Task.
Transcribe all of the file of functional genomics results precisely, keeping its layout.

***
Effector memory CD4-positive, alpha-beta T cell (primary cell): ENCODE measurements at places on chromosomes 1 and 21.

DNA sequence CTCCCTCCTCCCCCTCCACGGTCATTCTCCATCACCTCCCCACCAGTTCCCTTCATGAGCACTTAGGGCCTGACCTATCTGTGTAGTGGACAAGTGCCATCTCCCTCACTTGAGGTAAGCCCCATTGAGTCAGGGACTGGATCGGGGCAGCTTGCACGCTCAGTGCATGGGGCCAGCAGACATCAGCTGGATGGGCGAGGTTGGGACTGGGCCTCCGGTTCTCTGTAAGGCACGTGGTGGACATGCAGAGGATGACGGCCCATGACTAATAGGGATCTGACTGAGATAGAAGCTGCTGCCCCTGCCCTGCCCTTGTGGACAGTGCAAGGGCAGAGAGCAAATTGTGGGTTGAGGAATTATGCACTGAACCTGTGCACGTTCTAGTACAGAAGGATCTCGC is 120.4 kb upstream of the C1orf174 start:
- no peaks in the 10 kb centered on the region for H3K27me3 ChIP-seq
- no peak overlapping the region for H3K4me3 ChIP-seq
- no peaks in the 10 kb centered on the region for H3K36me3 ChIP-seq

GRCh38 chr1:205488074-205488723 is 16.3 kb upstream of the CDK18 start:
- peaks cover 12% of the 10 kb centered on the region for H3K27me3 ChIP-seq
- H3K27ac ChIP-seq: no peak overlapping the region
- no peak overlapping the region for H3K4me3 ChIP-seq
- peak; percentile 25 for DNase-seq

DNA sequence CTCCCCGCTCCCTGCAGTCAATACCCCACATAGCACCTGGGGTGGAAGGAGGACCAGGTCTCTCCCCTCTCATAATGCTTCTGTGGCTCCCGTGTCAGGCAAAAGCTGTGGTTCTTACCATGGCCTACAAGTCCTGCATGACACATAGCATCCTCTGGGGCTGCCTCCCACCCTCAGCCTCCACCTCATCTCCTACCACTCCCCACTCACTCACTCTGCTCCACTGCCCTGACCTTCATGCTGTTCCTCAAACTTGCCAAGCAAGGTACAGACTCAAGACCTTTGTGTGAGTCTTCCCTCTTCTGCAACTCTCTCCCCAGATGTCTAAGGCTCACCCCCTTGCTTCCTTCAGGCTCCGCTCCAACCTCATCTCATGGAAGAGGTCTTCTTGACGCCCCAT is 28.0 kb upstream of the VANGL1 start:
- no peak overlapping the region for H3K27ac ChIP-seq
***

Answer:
Effector memory CD4-positive, alpha-beta T cell (primary cell): ENCODE measurements at places on chromosomes 1 and 21.

DNA sequence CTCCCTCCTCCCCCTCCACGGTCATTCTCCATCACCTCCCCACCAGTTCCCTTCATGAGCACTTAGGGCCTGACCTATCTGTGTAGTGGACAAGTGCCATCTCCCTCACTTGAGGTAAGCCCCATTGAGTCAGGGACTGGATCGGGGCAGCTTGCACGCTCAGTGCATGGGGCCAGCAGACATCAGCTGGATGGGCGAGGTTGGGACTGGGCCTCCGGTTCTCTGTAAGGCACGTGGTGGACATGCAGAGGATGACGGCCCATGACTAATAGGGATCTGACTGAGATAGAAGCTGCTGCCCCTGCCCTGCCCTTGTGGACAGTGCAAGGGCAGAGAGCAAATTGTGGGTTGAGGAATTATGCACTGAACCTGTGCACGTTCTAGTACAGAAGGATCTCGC is 120.4 kb upstream of the C1orf174 start:
- no peaks in the 10 kb centered on the region for H3K27me3 ChIP-seq
- no peak overlapping the region for H3K4me3 ChIP-seq
- no peaks in the 10 kb centered on the region for H3K36me3 ChIP-seq

GRCh38 chr1:205488074-205488723 is 16.3 kb upstream of the CDK18 start:
- peaks cover 12% of the 10 kb centered on the region for H3K27me3 ChIP-seq
- H3K27ac ChIP-seq: no peak overlapping the region
- no peak overlapping the region for H3K4me3 ChIP-seq
- peak; percentile 25 for DNase-seq

DNA sequence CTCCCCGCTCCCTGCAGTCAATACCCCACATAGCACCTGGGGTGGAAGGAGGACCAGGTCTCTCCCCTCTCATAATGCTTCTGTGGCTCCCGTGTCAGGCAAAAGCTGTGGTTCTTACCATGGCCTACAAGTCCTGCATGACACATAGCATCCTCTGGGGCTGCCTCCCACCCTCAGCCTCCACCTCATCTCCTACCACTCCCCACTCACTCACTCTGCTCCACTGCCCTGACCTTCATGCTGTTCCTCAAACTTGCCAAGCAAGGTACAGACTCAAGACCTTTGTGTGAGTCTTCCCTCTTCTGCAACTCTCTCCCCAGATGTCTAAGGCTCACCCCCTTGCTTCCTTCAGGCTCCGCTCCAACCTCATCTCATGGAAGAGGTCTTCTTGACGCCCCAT is 28.0 kb upstream of the VANGL1 start:
- no peak overlapping the region for H3K27ac ChIP-seq